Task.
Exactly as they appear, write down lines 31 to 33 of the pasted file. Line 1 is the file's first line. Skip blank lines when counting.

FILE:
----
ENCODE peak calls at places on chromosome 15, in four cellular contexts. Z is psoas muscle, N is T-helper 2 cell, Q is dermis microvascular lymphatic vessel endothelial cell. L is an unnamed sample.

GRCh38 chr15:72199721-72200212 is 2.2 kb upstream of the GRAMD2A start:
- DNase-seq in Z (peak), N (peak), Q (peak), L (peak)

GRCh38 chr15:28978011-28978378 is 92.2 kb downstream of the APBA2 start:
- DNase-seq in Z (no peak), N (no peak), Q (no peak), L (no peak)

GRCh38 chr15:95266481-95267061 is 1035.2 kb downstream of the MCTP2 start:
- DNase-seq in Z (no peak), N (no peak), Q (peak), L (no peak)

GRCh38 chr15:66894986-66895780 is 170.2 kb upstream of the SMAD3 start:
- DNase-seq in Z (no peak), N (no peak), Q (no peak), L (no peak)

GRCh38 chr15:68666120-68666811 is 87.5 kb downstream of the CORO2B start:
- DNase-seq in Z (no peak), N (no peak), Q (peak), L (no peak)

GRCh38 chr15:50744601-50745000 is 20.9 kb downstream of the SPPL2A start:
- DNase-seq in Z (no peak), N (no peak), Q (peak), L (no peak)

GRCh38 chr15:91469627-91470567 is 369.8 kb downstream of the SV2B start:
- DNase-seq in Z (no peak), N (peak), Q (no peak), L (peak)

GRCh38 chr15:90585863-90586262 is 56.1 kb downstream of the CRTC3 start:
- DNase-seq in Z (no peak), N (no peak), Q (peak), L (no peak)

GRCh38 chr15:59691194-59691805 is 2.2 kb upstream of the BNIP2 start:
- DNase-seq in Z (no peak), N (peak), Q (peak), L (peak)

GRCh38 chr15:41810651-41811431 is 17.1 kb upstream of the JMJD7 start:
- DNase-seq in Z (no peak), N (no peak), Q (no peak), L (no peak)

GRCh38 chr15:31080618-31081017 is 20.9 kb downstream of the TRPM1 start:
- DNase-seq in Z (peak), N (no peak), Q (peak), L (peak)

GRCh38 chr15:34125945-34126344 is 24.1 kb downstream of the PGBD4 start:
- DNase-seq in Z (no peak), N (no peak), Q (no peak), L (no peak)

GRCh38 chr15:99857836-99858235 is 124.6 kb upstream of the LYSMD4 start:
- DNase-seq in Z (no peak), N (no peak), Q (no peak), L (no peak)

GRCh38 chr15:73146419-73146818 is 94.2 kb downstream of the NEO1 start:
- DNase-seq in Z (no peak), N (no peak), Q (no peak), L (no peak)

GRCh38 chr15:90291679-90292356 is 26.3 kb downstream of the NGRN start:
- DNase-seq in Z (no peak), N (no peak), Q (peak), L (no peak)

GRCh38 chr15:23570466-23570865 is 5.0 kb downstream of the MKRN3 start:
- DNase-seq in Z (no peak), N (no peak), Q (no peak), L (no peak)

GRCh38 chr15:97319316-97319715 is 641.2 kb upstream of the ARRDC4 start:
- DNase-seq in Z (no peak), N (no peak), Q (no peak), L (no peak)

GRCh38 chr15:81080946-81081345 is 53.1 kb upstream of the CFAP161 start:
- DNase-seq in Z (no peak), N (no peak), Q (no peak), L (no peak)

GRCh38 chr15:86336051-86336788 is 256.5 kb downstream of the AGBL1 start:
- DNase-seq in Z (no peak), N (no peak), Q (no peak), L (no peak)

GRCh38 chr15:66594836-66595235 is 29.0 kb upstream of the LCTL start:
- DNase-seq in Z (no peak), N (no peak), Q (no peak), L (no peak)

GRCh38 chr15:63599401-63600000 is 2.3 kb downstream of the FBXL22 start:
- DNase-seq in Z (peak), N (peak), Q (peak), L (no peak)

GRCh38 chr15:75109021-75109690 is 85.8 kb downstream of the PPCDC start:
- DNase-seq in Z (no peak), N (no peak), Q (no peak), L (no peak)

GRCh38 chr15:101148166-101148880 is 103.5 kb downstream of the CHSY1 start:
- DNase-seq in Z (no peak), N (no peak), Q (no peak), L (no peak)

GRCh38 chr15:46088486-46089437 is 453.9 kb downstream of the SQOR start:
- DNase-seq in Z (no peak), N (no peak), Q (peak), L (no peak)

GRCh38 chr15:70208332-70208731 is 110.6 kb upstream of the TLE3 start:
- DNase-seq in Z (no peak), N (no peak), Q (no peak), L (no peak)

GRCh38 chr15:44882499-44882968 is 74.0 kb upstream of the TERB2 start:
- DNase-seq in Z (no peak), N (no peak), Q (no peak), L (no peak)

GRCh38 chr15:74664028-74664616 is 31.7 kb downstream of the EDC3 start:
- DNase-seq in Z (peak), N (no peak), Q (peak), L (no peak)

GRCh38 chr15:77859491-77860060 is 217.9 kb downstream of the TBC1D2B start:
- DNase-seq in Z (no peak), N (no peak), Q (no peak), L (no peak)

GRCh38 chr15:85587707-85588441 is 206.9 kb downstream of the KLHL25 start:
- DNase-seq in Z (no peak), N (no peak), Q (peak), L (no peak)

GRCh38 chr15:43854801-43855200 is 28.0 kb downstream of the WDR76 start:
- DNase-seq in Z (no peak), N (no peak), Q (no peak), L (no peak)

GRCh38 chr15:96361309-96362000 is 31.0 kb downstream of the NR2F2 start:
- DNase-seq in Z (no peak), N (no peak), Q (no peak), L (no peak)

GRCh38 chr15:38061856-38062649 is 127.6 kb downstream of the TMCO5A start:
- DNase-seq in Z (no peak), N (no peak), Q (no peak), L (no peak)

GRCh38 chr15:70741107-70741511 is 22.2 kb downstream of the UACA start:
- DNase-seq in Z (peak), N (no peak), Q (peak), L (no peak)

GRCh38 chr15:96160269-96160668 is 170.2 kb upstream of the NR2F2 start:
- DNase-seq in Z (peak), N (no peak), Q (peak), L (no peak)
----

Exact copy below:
- DNase-seq in Z (no peak), N (no peak), Q (peak), L (no peak)

GRCh38 chr15:23570466-23570865 is 5.0 kb downstream of the MKRN3 start:
- DNase-seq in Z (no peak), N (no peak), Q (no peak), L (no peak)